Jennifer E. Cobbina: Hands Up, Don't Shoot

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Many people are obviously aware that this nation was founded on a system of slavery, but what many people don’t know is that the origins of policing in the United States can be traced to the institution of slavery.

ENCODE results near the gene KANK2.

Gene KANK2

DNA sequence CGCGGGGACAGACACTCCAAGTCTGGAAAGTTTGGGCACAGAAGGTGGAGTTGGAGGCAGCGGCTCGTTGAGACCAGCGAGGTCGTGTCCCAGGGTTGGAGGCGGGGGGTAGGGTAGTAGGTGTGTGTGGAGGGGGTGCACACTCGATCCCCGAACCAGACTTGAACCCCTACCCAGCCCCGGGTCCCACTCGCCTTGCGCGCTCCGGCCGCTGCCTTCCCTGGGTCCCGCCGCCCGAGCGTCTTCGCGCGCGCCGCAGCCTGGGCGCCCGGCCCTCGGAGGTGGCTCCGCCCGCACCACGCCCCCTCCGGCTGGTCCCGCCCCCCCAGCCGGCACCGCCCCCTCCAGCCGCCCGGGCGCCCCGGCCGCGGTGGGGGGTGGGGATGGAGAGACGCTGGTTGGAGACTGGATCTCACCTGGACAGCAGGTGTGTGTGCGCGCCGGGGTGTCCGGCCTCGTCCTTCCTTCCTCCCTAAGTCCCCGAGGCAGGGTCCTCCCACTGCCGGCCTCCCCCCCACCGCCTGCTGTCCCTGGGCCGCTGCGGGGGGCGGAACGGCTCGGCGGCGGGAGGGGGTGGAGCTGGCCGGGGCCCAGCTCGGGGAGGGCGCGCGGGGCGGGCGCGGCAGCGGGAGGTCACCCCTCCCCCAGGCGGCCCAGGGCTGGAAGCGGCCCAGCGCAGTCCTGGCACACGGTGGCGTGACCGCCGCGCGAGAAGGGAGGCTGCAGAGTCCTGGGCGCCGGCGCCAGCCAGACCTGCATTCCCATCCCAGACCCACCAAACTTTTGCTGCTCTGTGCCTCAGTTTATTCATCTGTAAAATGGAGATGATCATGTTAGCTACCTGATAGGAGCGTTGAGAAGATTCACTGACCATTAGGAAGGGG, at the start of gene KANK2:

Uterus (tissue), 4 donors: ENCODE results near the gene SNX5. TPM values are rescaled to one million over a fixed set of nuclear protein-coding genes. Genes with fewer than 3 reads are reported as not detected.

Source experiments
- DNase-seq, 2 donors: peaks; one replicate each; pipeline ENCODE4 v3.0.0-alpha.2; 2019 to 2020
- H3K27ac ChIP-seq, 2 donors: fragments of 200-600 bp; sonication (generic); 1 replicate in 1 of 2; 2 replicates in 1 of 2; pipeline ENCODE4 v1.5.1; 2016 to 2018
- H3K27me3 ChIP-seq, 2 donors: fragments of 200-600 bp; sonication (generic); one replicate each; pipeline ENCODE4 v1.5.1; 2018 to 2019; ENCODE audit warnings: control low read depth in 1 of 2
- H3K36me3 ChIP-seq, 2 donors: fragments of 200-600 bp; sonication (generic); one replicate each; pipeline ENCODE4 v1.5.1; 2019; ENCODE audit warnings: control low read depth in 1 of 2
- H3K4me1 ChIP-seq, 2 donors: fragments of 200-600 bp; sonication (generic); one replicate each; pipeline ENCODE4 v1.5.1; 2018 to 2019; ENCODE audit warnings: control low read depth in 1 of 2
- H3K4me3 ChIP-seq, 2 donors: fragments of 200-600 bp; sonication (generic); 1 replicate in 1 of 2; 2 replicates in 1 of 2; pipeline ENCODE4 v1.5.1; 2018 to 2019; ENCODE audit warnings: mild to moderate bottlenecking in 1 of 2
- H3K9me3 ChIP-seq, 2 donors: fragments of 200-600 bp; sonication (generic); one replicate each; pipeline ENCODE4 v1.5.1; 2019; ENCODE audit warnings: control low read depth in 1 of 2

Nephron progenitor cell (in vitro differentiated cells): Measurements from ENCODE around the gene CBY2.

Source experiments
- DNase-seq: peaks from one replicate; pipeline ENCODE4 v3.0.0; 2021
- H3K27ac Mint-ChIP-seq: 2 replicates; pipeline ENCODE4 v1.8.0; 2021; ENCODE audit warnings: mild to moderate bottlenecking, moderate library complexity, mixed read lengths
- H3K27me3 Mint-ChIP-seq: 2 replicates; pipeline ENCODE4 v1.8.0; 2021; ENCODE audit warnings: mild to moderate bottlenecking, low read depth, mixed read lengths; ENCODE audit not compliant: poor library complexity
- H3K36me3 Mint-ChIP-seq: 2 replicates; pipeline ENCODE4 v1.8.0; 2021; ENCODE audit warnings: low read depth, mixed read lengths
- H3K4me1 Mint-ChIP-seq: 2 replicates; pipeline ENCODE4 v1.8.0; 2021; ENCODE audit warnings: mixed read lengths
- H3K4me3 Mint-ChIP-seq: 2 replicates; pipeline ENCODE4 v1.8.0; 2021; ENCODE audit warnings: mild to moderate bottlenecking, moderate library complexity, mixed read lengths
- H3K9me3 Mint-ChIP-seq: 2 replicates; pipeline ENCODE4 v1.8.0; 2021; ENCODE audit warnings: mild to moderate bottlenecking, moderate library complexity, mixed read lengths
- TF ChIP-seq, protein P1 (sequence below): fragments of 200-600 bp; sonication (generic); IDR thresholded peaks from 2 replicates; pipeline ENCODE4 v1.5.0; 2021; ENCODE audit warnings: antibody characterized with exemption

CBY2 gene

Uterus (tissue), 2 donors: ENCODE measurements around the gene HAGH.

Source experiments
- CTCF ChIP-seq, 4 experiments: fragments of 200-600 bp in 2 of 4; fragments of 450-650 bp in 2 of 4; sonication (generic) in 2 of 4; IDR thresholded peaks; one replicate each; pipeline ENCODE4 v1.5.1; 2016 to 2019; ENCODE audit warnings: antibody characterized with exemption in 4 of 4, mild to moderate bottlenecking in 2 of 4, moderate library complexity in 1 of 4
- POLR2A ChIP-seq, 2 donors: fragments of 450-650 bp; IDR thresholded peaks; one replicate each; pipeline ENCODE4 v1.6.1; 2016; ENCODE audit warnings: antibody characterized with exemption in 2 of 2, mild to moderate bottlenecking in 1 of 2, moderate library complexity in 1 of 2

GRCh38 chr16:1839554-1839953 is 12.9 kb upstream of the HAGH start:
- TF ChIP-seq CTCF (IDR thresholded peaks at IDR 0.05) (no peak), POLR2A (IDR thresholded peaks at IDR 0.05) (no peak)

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Jennifer E. Cobbina discusses her book Hands Up, Don’t Shoot: Why the Protests in Ferguson and Baltimore Matter, and How they Changed America with Chris Richardson. Cobbina is an Associate Professor in the School of Criminal Justice at Michigan State University. She received her PhD in criminal justice at the University of Missouri – St. Louis in 2009. Dr. Cobbina’s areas of expertise center on police-community relations, youth violence, and concentrated neighborhood disadvantage, with a special focus on the experiences of minority youth and the impact of race, class, and gender on criminal justice practices.  Her research also focuses on corrections, prisoner reentry and the understanding of recidivism and desistance from crime. Her mixed-methods qualitative and quantitative research predicts recidivism and desistance outcomes and also explores offenders’ perceptions regarding how they manage reentry and integration back into the community. Her scholarship is centered on improving the reentry outcomes of individuals with a felony record and/or has been formerly incarcerated.  Her goal is to produce research that is theoretically informed, empirically rich, and informs criminal justice policy and crime control practices. Dr. Cobbina’s research has been published in a number of academic journals, including Criminology, Justice Quarterly, Crime and Delinquency, Criminal Justice & Behavior, British Journal of Criminology, and Journal of Crime and Justice.

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